The November equity rally prompted by the election of Donald Trump as the next US president failed to generate an enthusiastic turnout among European open-end fund investors. While Europe-domiciled equity exchange-traded funds took in record inflows of EUR 8.4 billion in November, open-end equity funds saw net outflows of EUR 1.48 billion in the wake of the surprising election of the Republican candidate. Fixed-income funds fared even worse, hemorrhaging close to EUR 14 billion, which made November the worst month for European open-end bond funds since the taper tantrum in June 2013.
Although alternative funds saw net inflows in November, the inflows amounted to only EUR 227 million, a very far cry from the level of inflows witnessed in an average month in the past years and the lowest level of inflows into alternative funds in a one-month period since September 2014. This modest net demand resulted from heavy outflows from long-short equity and equity market-neutral strategies, while inflows into alternative multistrategy funds continued. Allocation funds pulled in a relatively modest EUR 1.82 billion.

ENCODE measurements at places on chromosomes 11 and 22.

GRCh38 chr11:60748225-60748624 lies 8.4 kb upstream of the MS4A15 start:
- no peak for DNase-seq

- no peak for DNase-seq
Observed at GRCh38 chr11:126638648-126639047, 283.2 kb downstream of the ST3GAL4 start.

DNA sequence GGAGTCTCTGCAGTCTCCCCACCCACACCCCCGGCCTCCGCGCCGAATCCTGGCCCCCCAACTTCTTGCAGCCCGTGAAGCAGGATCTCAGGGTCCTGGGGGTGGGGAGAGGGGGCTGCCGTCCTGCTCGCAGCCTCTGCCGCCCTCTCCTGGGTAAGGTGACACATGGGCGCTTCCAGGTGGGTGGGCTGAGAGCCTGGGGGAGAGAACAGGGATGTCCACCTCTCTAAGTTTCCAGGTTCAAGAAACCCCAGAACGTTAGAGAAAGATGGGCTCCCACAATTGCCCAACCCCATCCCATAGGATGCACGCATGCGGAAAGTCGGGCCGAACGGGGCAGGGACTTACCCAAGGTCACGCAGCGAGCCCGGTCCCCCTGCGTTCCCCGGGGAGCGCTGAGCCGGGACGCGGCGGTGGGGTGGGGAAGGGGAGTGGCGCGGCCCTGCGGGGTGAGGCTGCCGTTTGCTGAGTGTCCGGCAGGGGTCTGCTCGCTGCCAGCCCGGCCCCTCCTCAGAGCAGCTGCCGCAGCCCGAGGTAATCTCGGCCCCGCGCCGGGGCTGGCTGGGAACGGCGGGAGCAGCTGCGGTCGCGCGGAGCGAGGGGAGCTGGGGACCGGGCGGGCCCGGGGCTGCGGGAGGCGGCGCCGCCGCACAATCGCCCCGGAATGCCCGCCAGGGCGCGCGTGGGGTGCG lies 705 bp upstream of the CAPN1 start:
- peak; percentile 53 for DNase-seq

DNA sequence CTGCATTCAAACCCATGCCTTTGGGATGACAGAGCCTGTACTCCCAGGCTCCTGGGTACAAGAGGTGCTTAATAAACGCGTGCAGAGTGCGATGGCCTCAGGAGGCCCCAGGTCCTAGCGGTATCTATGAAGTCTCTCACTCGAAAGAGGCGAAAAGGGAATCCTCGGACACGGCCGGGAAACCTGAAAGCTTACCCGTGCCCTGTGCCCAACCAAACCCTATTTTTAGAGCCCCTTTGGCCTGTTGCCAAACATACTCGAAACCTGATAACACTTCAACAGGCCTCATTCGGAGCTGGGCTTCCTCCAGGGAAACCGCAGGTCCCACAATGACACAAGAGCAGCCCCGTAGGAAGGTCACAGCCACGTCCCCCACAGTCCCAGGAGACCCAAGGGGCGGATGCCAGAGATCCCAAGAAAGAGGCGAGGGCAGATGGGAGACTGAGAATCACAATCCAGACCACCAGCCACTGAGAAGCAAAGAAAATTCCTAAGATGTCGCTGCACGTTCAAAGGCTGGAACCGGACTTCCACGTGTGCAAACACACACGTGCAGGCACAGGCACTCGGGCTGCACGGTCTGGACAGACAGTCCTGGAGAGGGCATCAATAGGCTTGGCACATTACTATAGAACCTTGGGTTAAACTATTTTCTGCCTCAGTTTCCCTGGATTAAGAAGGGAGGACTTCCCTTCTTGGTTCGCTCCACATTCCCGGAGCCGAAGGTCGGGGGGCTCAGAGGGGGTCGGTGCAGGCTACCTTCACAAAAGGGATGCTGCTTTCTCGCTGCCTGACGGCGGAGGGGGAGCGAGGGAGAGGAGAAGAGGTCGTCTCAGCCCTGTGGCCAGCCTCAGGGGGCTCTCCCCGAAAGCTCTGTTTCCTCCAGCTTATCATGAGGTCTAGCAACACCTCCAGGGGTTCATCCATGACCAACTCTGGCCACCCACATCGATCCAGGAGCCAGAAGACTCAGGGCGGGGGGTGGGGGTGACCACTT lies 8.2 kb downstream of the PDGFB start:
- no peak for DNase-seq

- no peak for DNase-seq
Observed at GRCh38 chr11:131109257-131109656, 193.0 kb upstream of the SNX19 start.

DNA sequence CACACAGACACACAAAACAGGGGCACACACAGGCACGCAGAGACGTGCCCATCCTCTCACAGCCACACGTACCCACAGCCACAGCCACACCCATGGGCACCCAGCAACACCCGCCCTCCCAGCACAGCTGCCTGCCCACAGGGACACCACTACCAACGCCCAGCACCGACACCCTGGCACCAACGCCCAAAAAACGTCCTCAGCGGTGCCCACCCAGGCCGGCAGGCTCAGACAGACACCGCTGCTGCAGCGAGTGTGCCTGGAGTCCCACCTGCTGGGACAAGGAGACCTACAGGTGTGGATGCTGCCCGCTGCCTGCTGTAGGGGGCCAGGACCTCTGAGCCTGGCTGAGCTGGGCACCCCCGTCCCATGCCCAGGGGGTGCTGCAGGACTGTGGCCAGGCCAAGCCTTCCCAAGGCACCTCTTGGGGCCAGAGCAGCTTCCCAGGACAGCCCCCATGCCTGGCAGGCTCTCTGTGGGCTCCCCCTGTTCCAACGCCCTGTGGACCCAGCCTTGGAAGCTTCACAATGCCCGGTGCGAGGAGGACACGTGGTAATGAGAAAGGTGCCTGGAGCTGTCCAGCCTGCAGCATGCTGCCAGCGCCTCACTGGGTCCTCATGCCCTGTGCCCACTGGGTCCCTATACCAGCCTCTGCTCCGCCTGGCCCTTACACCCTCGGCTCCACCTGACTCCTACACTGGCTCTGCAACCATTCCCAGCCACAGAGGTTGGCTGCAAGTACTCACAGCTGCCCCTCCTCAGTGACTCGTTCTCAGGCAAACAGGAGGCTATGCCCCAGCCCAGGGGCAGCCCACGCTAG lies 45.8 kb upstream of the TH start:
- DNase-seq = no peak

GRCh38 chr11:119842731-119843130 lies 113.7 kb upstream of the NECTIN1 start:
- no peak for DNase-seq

While Trump’s election prompted pronounced shifts in investors’ behavior, it failed to dislodge the trend towards passive investments. The shift from active to passive remained a prominent feature of Europe´s fund market in November as open-end equity and bond index funds continued to receive handsome inflows and actively managed bond and equity funds reeled under outflows. (Bond ETFs, however, were deeply in negative terrain, as they were in November, too.)
Money market funds posted net inflows of EUR 15.6 billion, which bore witness to the fact that many open-end fund investors were in a risk-off mode.